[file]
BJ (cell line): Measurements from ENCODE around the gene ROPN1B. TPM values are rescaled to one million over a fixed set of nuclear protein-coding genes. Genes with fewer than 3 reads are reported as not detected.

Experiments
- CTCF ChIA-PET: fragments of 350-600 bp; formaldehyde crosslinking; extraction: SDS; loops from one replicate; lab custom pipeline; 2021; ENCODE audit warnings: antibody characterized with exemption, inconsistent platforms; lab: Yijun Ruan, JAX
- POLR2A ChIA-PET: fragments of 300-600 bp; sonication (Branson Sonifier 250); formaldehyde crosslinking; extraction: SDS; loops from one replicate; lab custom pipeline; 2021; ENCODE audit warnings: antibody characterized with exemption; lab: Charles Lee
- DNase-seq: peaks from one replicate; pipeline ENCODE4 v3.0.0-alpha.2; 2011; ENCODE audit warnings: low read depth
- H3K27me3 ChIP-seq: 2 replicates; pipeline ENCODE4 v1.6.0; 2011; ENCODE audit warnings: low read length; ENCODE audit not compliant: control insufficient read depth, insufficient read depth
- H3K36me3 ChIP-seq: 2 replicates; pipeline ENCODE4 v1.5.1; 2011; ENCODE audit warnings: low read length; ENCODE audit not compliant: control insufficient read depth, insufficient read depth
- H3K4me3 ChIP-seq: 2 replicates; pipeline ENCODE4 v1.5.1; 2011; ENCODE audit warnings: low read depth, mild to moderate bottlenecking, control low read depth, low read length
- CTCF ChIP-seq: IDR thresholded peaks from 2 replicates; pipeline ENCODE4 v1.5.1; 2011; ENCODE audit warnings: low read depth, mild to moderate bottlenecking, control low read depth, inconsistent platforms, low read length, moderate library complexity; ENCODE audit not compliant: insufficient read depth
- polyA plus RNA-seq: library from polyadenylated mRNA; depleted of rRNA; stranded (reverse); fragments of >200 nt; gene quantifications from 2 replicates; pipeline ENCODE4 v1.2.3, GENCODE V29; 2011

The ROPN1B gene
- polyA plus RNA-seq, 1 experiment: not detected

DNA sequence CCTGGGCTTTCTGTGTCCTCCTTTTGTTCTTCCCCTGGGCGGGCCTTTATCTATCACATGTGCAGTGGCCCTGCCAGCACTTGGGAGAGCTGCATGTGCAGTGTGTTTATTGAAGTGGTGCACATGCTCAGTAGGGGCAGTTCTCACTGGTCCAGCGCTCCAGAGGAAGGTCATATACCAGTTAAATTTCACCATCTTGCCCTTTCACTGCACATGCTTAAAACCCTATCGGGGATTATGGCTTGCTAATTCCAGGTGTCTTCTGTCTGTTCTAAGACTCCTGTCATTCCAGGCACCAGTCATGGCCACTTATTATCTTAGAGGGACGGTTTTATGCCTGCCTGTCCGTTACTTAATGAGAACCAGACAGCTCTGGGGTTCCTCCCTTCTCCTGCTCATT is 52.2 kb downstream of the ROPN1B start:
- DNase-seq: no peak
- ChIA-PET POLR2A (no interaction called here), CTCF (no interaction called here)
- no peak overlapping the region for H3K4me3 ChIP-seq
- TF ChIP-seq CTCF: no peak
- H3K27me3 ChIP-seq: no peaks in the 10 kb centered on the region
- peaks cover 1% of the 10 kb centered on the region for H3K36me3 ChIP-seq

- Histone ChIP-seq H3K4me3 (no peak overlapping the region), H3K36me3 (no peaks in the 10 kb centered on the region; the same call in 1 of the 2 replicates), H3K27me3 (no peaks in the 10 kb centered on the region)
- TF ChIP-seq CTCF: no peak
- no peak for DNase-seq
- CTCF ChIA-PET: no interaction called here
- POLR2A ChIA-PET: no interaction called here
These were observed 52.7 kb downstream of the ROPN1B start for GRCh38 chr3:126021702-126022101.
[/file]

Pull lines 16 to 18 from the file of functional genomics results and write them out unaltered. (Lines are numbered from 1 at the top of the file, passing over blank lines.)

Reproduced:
- no peak overlapping the region for H3K4me3 ChIP-seq
- TF ChIP-seq CTCF: no peak
- H3K27me3 ChIP-seq: no peaks in the 10 kb centered on the region